Q and A: Frank Wren, Braves general manager

The first-place Braves resume play Thursday with the best record in the National League. General manager Frank Wren spoke recently to the AJC about several topics, including the reasons for the team’s first-half success, what has to go right in the second half to end the four-year playoff drought and what moves the team might make at the trade deadline.

Q. From your standpoint, what have been the keys to the Braves’ first-half success?

A. I think the keys have been the contributions of just about everyone. We haven't been dependent on one or two or three guys carrying us. Look at who has big hits to win games, and it's virtually everyone on the roster. I think that's been our key. We have a group of guys that have great makeup. We have a clubhouse that's unbelievable from a standpoint of guys wanting to win and guys caring about each other and the team -- and making decisions based on what's best for the team and not themselves. I think when you have that, a lot of unselfish things happen.

Q. Would that makeup be different than you’ve had the last several years?

A. I don't know that it's a huge difference other than we have some guys that are good team guys that we've added to the roster this offseason. It's brought a little different feeling in the clubhouse, and we saw it in spring training. From very early on in camp it was a different feeling.

Q. In assembling a roster you make certain calculated risks. Which ones have worked out the best?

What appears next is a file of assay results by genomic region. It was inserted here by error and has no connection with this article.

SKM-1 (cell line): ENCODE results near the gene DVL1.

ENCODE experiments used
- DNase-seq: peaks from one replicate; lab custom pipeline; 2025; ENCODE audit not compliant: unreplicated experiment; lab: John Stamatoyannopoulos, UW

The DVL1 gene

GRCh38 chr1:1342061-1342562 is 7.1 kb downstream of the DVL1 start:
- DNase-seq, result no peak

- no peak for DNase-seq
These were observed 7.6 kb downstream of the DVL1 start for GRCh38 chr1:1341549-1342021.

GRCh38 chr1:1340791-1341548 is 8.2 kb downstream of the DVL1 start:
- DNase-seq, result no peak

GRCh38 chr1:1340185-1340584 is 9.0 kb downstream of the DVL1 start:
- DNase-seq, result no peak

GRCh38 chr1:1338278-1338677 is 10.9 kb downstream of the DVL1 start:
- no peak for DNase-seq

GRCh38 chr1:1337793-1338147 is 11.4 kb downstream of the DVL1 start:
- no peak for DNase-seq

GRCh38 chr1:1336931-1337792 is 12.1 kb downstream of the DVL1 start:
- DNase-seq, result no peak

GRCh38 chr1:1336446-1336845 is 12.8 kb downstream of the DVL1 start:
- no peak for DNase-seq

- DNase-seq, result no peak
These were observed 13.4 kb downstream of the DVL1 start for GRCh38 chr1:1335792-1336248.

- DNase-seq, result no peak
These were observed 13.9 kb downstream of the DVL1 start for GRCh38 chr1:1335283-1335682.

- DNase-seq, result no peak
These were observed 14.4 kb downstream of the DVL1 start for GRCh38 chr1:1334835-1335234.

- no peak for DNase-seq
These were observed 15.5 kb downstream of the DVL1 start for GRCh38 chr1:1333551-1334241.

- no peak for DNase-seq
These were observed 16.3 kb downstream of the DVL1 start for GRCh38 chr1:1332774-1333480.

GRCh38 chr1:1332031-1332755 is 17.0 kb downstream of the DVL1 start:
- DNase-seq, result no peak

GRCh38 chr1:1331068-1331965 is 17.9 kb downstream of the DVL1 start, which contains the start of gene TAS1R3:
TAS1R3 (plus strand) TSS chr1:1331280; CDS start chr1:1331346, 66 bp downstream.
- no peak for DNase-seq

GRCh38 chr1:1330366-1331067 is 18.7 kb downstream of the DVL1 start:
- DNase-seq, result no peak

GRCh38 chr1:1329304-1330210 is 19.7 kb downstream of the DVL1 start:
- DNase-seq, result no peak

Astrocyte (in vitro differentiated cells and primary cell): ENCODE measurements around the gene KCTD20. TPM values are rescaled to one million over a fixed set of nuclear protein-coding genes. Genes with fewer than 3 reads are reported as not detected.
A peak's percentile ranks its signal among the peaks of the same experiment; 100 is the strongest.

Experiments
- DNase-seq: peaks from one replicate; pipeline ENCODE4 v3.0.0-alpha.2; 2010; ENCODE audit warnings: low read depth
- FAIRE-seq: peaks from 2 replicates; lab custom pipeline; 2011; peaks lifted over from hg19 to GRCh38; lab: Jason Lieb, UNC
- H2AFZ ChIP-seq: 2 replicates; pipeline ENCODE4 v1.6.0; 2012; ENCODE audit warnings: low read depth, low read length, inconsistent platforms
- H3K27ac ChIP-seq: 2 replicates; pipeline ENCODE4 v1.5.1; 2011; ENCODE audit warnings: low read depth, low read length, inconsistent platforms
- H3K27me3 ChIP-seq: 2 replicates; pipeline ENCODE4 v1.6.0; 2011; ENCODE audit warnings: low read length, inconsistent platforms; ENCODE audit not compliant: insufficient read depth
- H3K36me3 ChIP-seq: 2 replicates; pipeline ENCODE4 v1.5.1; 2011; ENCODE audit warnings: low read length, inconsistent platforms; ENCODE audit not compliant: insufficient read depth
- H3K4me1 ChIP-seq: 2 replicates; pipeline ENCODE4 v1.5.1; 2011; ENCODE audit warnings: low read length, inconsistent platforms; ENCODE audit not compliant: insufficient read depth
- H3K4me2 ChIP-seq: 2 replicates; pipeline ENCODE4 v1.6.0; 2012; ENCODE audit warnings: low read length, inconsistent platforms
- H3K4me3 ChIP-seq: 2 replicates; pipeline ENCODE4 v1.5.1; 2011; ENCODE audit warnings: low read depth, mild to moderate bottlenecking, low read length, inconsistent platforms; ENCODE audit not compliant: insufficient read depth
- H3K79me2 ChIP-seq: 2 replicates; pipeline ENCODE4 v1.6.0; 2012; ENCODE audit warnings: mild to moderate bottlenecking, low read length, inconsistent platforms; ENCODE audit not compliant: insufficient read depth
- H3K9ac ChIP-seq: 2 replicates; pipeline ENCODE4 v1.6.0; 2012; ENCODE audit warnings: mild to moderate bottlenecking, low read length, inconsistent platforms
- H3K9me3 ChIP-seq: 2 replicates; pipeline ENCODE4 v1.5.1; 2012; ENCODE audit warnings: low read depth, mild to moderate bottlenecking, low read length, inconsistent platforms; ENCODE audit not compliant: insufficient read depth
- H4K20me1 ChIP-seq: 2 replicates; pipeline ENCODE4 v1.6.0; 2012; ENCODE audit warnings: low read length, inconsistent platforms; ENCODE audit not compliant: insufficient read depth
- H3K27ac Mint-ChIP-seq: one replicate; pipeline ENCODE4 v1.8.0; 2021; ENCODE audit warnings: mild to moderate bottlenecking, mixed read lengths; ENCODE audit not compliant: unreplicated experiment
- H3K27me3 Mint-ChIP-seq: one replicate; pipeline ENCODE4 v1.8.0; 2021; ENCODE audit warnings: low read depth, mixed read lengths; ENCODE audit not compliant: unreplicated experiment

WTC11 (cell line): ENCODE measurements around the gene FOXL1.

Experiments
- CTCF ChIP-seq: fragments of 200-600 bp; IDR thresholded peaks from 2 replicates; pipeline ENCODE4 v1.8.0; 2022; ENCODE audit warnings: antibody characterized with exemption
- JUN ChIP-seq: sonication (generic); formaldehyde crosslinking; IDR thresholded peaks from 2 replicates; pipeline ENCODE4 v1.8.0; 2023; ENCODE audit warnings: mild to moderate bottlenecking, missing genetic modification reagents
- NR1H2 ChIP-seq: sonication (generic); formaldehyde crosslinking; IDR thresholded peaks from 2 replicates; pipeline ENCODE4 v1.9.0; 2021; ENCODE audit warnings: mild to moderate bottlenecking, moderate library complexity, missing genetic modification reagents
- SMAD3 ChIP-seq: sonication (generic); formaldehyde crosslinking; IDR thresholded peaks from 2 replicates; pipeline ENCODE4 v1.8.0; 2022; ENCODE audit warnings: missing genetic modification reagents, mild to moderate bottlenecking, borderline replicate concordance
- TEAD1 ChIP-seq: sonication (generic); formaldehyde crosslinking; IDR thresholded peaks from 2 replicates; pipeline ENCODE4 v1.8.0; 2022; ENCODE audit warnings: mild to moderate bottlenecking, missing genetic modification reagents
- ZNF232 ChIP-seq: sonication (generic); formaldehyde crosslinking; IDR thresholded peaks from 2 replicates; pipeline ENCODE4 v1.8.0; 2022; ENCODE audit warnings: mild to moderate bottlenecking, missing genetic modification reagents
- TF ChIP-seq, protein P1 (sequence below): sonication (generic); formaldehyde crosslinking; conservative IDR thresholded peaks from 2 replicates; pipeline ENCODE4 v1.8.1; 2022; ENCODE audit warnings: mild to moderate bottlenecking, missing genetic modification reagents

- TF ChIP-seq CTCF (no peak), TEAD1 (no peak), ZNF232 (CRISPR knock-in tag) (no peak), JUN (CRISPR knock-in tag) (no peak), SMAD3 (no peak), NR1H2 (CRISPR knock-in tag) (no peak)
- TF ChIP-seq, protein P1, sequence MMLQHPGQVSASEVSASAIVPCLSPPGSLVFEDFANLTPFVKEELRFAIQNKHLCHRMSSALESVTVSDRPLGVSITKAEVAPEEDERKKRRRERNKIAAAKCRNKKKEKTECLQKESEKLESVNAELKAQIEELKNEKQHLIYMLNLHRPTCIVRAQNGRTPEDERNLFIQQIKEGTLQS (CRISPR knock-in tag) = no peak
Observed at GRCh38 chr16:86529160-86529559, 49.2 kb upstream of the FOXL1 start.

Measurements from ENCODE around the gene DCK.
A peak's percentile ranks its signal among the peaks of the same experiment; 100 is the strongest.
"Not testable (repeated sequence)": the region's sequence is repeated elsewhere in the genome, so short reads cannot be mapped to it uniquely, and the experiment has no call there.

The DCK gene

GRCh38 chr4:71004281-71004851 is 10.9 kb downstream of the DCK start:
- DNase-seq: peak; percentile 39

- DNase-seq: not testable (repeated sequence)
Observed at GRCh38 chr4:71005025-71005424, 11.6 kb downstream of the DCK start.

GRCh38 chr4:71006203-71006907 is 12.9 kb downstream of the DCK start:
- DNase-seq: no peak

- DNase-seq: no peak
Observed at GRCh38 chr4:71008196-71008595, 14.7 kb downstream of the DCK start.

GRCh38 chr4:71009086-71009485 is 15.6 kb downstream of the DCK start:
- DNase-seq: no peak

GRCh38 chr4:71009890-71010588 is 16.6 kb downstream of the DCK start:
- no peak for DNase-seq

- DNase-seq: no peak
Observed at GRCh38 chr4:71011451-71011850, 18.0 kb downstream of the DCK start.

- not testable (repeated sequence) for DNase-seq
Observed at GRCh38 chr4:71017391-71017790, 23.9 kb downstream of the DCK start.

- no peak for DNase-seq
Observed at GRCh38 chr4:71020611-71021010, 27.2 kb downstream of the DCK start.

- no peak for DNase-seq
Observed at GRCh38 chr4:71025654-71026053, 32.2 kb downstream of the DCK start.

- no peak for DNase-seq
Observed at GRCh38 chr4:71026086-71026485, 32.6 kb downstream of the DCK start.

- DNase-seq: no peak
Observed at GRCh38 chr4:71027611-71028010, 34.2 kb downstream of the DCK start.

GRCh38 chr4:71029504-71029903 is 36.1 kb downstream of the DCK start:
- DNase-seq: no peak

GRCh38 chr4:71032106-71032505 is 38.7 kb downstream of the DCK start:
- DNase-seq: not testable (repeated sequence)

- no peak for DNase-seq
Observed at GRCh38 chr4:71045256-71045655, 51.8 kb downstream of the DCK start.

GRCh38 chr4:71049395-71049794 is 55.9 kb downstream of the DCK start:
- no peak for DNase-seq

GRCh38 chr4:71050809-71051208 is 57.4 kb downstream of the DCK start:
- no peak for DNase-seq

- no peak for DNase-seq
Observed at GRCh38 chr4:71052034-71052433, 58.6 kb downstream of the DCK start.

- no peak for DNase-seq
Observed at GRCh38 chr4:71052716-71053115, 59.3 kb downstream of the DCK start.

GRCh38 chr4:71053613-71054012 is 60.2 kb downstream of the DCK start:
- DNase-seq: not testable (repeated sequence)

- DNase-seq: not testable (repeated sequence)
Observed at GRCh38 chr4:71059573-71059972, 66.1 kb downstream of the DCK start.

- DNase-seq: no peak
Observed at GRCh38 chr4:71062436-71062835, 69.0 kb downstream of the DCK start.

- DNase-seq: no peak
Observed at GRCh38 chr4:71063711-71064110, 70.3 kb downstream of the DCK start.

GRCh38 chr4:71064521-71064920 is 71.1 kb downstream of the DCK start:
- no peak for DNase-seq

A. I don't think there is any question that Troy Glaus is the biggest calculated risk we took. The other guys, whether it's Tim Hudson or Billy Wagner, had returned to form. They came back to play in the month of September, and we felt very good about them from a standpoint of health and performance. Coming back from the surgeries they came back from, generally players are even better the following year. We didn't feel like either one of those were real big risks. We did feel like Troy Glaus was a calculated risk, but he was 100 percent healthy; he hadn't had a chance to come back and play an extended period of time to prove that to anyone. He was healthy and having a normal offseason. We felt that was a good gamble to take.

Q. Depth, both pitching and position wise, has been a key with the injuries you have had in the first half (Jair Jurrjens, Matt Diaz, Jason Heyward, Nate McLouth). Is that something you set out to improve during the offseason?

A. We felt like we had a good bench last year with guys like [Matt] Diaz and [Omar] Infante. A year ago, not at this time, but Martin Prado was a guy that gave us depth because he could play multiple positions when he was not playing regularly. In the [Javier] Vazquez deal we got Melky Cabrera, who can play all outfield positions, and he's a switch-hitter. We like the fact that he gives us that versatility and allows Bobby [Cox] to do a lot of different things with him.

We had Omar Infante, who was just recognized as an All-Star. We have long felt he was the best super-utility guy in the National League. It’s great that he’s being recognized as such. We also had the best backup catcher in David Ross. Look at the home runs per at-bat he hit last year filling in for Brian [McCann], and he gives you a special combination of power and defense that allows Bobby to have a little more flexibility and give Brian a rest. It’s tough to catch every day, especially in our heat.